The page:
Watch the story of William Robert Grove in Eni's MINDS series, where we travel through time seeking scientists.

Listen: The country's top infectious disease expert, Dr. Anthony Fauci, joins Ian Bremmer to talk vaccines, school re-openings, and when—and how—the pandemic could finally come end. He was last on GZERO World just weeks before the pandemic hit in the fall of 2019 and he described at the time what kept him up at night: a "pandemic-like respiratory illness." This time, he talks about how closely that nightmare scenario foreshadowed the COVID-19 pandemic. He also offers some guidance about what public health measures vaccinated Americans should continue to take in the coming months (hint: masks stay on).

Subscribe to the GZERO World Podcast on Apple Podcasts, Spotify, Stitcher, or your preferred podcast platform to receive new episodes as soon as they're published.

Ian Bremmer's Quick Take:

Hi, everybody. Ian Bremmer here, and as we head into the weekend, a Quick Take on, well, the first bombing campaign of the new Biden administration. You kind of knew it was going to happen. Against some Iranian-backed militias in Syria, looks like a couple of dozen, perhaps more killed, and some militia-connected military facilities destroyed. I think there are a few ways to look at this, maybe three different lenses.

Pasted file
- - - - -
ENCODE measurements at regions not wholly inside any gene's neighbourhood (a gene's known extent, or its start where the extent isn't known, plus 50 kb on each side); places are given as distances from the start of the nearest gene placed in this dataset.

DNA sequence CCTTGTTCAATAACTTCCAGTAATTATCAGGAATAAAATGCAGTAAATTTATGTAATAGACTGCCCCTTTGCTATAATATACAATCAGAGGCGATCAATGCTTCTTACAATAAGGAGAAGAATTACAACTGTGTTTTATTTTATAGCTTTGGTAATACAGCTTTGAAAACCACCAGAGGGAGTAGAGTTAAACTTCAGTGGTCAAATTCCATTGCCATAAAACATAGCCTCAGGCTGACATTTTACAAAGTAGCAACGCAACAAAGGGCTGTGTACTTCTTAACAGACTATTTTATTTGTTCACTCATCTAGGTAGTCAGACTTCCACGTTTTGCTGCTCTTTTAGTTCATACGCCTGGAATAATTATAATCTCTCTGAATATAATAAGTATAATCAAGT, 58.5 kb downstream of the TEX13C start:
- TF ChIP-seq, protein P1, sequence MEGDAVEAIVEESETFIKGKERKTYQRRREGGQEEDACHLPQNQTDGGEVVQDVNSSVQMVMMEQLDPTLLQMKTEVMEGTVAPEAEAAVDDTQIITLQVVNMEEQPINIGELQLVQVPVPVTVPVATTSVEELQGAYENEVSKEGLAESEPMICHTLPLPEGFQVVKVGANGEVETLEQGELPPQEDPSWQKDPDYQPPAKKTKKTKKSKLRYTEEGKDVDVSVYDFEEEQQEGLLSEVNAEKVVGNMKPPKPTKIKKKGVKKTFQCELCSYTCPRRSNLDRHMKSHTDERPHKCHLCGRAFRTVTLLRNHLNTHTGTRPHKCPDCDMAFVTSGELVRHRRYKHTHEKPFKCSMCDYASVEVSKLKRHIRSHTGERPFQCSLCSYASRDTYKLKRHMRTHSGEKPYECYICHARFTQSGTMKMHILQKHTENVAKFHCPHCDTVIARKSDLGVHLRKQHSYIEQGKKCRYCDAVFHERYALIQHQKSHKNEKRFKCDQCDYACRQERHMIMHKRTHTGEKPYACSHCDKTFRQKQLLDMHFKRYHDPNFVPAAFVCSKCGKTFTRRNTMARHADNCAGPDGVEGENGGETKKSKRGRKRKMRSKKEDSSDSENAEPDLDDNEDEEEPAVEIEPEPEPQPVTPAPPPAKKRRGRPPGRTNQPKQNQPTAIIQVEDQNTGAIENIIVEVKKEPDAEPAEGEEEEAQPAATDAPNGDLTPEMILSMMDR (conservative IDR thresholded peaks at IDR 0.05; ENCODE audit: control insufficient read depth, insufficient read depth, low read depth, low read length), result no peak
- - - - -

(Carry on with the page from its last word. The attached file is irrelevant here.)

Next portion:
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Afghanistan frustrated nineteenth-century British imperialists for 40 years, and ejected the Soviet army in 1989 after a bloody decade there. And though American and NATO forces ousted the Taliban government in 2001 over its support for al-Qaeda, there's no good reason for confidence that nearly 20 years of occupation have brought lasting results for security and development across the country.

But… could China succeed where other outsiders have failed – and without a costly and risky military presence? Is the promise of lucrative trade and investment enough to ensure a power-sharing deal among Afghanistan's warring factions?

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Carl Bildt, former Prime Minister and Foreign Minister of Sweden, shares his perspective from Stockholm on Europe In 60 Seconds:

Is there a military coup ongoing in Armenia?

Well, it isn't a military coup as of yet, but it's not far from it either. This is the turmoil that is resulting from the war with Azerbaijan, which Armenia took a large death loss. What happened was that the head of the armed forces asked for the prime minister to resign. That was not quite a coup, but not very far from it. Now, the prime minister sacked the head of the armed forces, there's considerable uncertainty. Watch the space.

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The GZERO World Podcast with Ian Bremmer. Listen now.

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Biden strikes Syria. Now what?